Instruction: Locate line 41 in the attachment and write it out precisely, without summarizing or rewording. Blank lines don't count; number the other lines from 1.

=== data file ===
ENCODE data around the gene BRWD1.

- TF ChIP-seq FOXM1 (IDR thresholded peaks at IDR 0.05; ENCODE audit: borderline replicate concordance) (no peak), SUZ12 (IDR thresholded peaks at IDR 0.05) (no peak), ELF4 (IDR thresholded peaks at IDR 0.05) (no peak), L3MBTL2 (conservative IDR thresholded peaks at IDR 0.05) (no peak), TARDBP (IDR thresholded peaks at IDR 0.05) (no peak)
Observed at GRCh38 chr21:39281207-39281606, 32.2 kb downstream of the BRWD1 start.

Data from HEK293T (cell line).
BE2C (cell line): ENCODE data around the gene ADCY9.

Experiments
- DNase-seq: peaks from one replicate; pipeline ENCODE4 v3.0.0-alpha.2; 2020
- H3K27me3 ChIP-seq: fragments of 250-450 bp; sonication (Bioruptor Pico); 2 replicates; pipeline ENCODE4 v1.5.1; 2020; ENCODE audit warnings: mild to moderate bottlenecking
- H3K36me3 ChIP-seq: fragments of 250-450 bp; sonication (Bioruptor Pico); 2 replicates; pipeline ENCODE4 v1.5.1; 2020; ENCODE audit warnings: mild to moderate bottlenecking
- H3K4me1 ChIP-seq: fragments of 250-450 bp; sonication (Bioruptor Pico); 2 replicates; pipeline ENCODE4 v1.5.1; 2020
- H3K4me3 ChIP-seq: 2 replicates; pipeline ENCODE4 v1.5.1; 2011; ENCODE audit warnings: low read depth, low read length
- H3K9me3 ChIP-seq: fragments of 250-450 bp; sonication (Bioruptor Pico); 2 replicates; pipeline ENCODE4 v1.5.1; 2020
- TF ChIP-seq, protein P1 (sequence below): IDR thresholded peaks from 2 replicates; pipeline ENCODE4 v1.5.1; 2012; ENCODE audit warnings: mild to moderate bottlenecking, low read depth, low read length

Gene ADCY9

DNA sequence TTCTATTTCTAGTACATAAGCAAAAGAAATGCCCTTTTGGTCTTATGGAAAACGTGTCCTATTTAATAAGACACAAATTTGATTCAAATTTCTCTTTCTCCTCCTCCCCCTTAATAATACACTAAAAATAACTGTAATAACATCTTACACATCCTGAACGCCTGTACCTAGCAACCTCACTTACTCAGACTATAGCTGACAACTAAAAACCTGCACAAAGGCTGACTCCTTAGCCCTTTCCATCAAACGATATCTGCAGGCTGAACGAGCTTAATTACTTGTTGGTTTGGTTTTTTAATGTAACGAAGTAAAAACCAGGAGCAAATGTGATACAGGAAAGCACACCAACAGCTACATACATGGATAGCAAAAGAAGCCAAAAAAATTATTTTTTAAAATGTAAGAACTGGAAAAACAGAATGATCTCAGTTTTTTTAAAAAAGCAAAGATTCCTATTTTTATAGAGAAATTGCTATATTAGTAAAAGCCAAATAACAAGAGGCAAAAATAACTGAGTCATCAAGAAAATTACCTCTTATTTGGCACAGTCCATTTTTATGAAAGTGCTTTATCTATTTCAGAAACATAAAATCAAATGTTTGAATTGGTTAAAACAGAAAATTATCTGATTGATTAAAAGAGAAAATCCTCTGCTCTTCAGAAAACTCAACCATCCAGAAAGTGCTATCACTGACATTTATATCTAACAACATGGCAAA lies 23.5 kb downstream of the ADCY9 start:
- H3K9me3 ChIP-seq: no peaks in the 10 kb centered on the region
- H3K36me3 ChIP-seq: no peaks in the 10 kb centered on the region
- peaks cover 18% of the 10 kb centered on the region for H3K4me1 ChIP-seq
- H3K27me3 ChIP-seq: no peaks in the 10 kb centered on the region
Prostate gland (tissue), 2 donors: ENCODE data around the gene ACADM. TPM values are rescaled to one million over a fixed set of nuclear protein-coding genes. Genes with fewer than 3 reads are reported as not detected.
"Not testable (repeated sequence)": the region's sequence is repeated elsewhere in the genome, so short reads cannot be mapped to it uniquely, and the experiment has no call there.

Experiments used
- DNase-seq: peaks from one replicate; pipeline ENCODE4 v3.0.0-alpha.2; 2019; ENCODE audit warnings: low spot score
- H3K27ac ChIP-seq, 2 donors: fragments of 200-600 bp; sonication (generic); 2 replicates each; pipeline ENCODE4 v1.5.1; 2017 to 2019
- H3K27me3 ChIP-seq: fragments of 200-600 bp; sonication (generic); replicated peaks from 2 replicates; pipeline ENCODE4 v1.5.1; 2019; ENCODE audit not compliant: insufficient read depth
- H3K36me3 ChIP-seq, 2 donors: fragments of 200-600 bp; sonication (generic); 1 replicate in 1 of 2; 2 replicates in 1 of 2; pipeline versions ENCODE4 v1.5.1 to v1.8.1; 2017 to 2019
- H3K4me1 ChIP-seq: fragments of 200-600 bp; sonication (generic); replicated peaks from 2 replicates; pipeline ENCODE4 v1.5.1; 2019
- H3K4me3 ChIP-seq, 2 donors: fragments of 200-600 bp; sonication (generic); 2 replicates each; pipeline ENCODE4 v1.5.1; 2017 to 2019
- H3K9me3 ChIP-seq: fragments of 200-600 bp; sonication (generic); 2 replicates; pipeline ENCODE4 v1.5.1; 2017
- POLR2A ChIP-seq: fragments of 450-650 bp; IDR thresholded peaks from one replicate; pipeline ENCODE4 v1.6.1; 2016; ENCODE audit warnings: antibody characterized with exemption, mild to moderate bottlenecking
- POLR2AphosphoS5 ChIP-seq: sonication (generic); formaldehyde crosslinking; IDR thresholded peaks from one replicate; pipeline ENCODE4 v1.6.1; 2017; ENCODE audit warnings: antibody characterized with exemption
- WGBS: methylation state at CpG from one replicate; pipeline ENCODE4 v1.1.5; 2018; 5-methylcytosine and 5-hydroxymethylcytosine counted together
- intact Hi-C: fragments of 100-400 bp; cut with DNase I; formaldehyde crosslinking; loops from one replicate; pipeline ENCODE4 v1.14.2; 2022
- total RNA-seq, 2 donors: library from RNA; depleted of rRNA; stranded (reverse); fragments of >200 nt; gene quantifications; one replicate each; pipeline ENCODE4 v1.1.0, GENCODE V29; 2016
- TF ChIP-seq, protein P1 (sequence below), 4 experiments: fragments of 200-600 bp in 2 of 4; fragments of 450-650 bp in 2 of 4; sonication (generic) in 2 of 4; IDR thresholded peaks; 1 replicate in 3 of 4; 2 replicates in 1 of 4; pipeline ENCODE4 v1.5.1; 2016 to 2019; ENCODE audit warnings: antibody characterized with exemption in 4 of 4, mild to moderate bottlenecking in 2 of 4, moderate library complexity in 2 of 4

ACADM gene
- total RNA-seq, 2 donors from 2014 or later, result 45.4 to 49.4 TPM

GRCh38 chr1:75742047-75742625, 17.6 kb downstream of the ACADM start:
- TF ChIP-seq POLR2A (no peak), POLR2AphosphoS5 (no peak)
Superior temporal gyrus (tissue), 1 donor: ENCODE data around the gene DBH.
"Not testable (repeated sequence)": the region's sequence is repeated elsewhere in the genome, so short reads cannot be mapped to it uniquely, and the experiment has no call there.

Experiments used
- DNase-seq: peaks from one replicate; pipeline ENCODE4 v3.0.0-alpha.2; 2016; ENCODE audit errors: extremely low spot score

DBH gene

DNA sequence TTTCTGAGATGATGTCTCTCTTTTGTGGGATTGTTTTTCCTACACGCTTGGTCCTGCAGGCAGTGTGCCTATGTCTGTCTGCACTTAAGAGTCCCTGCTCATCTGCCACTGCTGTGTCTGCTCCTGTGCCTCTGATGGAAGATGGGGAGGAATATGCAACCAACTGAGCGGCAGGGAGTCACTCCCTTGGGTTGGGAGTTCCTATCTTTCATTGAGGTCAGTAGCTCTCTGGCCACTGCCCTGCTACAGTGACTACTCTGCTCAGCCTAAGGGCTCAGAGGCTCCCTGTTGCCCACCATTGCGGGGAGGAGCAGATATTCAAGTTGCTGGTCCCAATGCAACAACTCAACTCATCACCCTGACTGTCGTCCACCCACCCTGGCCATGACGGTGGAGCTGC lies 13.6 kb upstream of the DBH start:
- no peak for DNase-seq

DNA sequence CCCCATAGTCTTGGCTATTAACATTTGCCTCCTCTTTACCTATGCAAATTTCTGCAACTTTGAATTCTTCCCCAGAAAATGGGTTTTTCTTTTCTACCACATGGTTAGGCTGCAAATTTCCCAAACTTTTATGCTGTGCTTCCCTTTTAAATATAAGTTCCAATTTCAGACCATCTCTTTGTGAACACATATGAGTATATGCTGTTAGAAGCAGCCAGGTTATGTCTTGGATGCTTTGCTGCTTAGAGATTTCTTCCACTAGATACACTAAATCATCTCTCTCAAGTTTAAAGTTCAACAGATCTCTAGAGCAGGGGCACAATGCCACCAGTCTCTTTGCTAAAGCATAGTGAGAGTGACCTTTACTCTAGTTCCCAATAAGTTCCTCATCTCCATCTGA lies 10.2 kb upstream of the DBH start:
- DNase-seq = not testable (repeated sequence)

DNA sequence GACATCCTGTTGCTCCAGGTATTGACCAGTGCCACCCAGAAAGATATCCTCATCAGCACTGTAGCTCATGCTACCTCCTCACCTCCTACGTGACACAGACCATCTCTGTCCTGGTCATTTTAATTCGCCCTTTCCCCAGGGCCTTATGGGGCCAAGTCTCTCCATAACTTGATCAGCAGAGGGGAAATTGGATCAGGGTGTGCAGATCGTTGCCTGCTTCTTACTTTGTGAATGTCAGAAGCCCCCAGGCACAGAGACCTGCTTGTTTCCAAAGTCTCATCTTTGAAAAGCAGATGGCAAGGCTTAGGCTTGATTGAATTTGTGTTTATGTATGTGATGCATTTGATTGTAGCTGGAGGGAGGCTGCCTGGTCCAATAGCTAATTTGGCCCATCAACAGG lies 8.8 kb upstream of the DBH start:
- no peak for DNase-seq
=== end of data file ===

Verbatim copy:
"Not testable (repeated sequence)": the region's sequence is repeated elsewhere in the genome, so short reads cannot be mapped to it uniquely, and the experiment has no call there.